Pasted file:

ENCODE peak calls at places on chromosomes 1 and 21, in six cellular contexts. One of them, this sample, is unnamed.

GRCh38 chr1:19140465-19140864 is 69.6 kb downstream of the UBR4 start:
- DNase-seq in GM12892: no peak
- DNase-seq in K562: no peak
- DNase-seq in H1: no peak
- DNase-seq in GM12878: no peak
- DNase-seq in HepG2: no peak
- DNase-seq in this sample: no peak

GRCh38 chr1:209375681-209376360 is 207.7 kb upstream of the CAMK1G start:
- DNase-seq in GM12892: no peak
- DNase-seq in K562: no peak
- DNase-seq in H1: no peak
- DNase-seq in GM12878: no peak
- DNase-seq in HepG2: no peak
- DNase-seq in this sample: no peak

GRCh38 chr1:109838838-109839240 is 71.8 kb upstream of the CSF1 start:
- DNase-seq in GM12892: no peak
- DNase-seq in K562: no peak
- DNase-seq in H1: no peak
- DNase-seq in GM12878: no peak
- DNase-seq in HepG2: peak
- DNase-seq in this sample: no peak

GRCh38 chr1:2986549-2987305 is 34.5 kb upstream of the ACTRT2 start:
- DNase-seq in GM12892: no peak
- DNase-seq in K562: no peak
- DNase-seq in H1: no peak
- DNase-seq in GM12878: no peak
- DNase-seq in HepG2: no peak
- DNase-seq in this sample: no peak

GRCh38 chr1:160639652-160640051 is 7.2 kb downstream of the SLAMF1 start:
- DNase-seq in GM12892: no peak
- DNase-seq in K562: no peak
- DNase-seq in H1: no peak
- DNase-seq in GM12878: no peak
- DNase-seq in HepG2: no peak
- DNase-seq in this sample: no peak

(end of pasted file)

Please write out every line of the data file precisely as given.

ENCODE peak calls at places on chromosomes 1 and 21, in six cellular contexts. One of them, this sample, is unnamed.

GRCh38 chr1:19140465-19140864 is 69.6 kb downstream of the UBR4 start:
- DNase-seq in GM12892: no peak
- DNase-seq in K562: no peak
- DNase-seq in H1: no peak
- DNase-seq in GM12878: no peak
- DNase-seq in HepG2: no peak
- DNase-seq in this sample: no peak

GRCh38 chr1:209375681-209376360 is 207.7 kb upstream of the CAMK1G start:
- DNase-seq in GM12892: no peak
- DNase-seq in K562: no peak
- DNase-seq in H1: no peak
- DNase-seq in GM12878: no peak
- DNase-seq in HepG2: no peak
- DNase-seq in this sample: no peak

GRCh38 chr1:109838838-109839240 is 71.8 kb upstream of the CSF1 start:
- DNase-seq in GM12892: no peak
- DNase-seq in K562: no peak
- DNase-seq in H1: no peak
- DNase-seq in GM12878: no peak
- DNase-seq in HepG2: peak
- DNase-seq in this sample: no peak

GRCh38 chr1:2986549-2987305 is 34.5 kb upstream of the ACTRT2 start:
- DNase-seq in GM12892: no peak
- DNase-seq in K562: no peak
- DNase-seq in H1: no peak
- DNase-seq in GM12878: no peak
- DNase-seq in HepG2: no peak
- DNase-seq in this sample: no peak

GRCh38 chr1:160639652-160640051 is 7.2 kb downstream of the SLAMF1 start:
- DNase-seq in GM12892: no peak
- DNase-seq in K562: no peak
- DNase-seq in H1: no peak
- DNase-seq in GM12878: no peak
- DNase-seq in HepG2: no peak
- DNase-seq in this sample: no peak